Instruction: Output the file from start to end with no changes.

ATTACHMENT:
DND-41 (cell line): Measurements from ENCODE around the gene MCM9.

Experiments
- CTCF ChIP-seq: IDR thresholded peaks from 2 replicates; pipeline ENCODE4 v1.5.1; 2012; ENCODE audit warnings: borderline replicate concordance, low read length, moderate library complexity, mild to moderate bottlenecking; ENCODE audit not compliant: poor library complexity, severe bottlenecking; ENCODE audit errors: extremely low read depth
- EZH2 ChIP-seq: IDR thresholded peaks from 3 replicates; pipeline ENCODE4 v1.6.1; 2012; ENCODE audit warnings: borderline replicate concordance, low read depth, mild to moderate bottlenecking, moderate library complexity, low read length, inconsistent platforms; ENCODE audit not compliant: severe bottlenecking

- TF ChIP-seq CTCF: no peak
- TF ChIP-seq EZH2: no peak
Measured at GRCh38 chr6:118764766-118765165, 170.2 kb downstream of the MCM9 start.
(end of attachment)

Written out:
DND-41 (cell line): Measurements from ENCODE around the gene MCM9.

Experiments
- CTCF ChIP-seq: IDR thresholded peaks from 2 replicates; pipeline ENCODE4 v1.5.1; 2012; ENCODE audit warnings: borderline replicate concordance, low read length, moderate library complexity, mild to moderate bottlenecking; ENCODE audit not compliant: poor library complexity, severe bottlenecking; ENCODE audit errors: extremely low read depth
- EZH2 ChIP-seq: IDR thresholded peaks from 3 replicates; pipeline ENCODE4 v1.6.1; 2012; ENCODE audit warnings: borderline replicate concordance, low read depth, mild to moderate bottlenecking, moderate library complexity, low read length, inconsistent platforms; ENCODE audit not compliant: severe bottlenecking

- TF ChIP-seq CTCF: no peak
- TF ChIP-seq EZH2: no peak
Measured at GRCh38 chr6:118764766-118765165, 170.2 kb downstream of the MCM9 start.